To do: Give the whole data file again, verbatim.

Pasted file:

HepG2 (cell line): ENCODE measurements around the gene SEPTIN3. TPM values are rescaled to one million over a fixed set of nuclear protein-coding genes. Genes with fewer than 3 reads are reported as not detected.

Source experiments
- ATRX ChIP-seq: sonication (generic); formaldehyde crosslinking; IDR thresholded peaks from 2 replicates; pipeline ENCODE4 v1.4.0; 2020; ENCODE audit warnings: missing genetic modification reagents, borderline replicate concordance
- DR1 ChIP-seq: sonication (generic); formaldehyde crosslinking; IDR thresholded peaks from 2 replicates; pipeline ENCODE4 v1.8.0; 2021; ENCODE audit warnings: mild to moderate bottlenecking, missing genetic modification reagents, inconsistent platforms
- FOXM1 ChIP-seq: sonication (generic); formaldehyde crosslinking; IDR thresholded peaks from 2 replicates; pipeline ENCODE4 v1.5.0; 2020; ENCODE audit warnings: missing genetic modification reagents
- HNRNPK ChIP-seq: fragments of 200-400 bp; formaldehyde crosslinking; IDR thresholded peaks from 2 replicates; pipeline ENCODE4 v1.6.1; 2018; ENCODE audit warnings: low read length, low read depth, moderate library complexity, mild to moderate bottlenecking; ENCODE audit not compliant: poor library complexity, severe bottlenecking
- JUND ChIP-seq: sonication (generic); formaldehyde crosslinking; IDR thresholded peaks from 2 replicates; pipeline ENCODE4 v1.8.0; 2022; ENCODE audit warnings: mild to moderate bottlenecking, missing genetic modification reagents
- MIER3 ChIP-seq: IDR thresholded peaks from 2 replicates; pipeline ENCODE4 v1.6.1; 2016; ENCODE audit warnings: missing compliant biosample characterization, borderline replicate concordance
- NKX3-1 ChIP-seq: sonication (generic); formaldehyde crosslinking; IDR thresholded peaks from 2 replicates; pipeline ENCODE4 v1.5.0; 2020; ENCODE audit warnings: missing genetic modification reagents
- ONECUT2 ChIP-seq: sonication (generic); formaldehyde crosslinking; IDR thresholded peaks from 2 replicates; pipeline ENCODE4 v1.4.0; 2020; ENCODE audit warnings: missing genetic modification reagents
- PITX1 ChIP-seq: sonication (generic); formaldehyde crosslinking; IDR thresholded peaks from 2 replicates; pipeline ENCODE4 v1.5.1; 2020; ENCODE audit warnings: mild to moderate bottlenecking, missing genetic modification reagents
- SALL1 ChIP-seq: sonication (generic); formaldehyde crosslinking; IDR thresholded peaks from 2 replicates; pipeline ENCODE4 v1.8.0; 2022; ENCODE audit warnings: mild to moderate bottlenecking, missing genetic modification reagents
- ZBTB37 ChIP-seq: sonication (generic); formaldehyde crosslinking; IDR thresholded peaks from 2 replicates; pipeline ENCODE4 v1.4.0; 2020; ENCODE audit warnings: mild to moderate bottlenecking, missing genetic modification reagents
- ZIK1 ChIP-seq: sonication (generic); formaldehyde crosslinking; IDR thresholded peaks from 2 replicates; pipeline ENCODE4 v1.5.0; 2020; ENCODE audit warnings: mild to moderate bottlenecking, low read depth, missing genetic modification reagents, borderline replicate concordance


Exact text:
HepG2 (cell line): ENCODE measurements around the gene SEPTIN3. TPM values are rescaled to one million over a fixed set of nuclear protein-coding genes. Genes with fewer than 3 reads are reported as not detected.

Source experiments
- ATRX ChIP-seq: sonication (generic); formaldehyde crosslinking; IDR thresholded peaks from 2 replicates; pipeline ENCODE4 v1.4.0; 2020; ENCODE audit warnings: missing genetic modification reagents, borderline replicate concordance
- DR1 ChIP-seq: sonication (generic); formaldehyde crosslinking; IDR thresholded peaks from 2 replicates; pipeline ENCODE4 v1.8.0; 2021; ENCODE audit warnings: mild to moderate bottlenecking, missing genetic modification reagents, inconsistent platforms
- FOXM1 ChIP-seq: sonication (generic); formaldehyde crosslinking; IDR thresholded peaks from 2 replicates; pipeline ENCODE4 v1.5.0; 2020; ENCODE audit warnings: missing genetic modification reagents
- HNRNPK ChIP-seq: fragments of 200-400 bp; formaldehyde crosslinking; IDR thresholded peaks from 2 replicates; pipeline ENCODE4 v1.6.1; 2018; ENCODE audit warnings: low read length, low read depth, moderate library complexity, mild to moderate bottlenecking; ENCODE audit not compliant: poor library complexity, severe bottlenecking
- JUND ChIP-seq: sonication (generic); formaldehyde crosslinking; IDR thresholded peaks from 2 replicates; pipeline ENCODE4 v1.8.0; 2022; ENCODE audit warnings: mild to moderate bottlenecking, missing genetic modification reagents
- MIER3 ChIP-seq: IDR thresholded peaks from 2 replicates; pipeline ENCODE4 v1.6.1; 2016; ENCODE audit warnings: missing compliant biosample characterization, borderline replicate concordance
- NKX3-1 ChIP-seq: sonication (generic); formaldehyde crosslinking; IDR thresholded peaks from 2 replicates; pipeline ENCODE4 v1.5.0; 2020; ENCODE audit warnings: missing genetic modification reagents
- ONECUT2 ChIP-seq: sonication (generic); formaldehyde crosslinking; IDR thresholded peaks from 2 replicates; pipeline ENCODE4 v1.4.0; 2020; ENCODE audit warnings: missing genetic modification reagents
- PITX1 ChIP-seq: sonication (generic); formaldehyde crosslinking; IDR thresholded peaks from 2 replicates; pipeline ENCODE4 v1.5.1; 2020; ENCODE audit warnings: mild to moderate bottlenecking, missing genetic modification reagents
- SALL1 ChIP-seq: sonication (generic); formaldehyde crosslinking; IDR thresholded peaks from 2 replicates; pipeline ENCODE4 v1.8.0; 2022; ENCODE audit warnings: mild to moderate bottlenecking, missing genetic modification reagents
- ZBTB37 ChIP-seq: sonication (generic); formaldehyde crosslinking; IDR thresholded peaks from 2 replicates; pipeline ENCODE4 v1.4.0; 2020; ENCODE audit warnings: mild to moderate bottlenecking, missing genetic modification reagents
- ZIK1 ChIP-seq: sonication (generic); formaldehyde crosslinking; IDR thresholded peaks from 2 replicates; pipeline ENCODE4 v1.5.0; 2020; ENCODE audit warnings: mild to moderate bottlenecking, low read depth, missing genetic modification reagents, borderline replicate concordance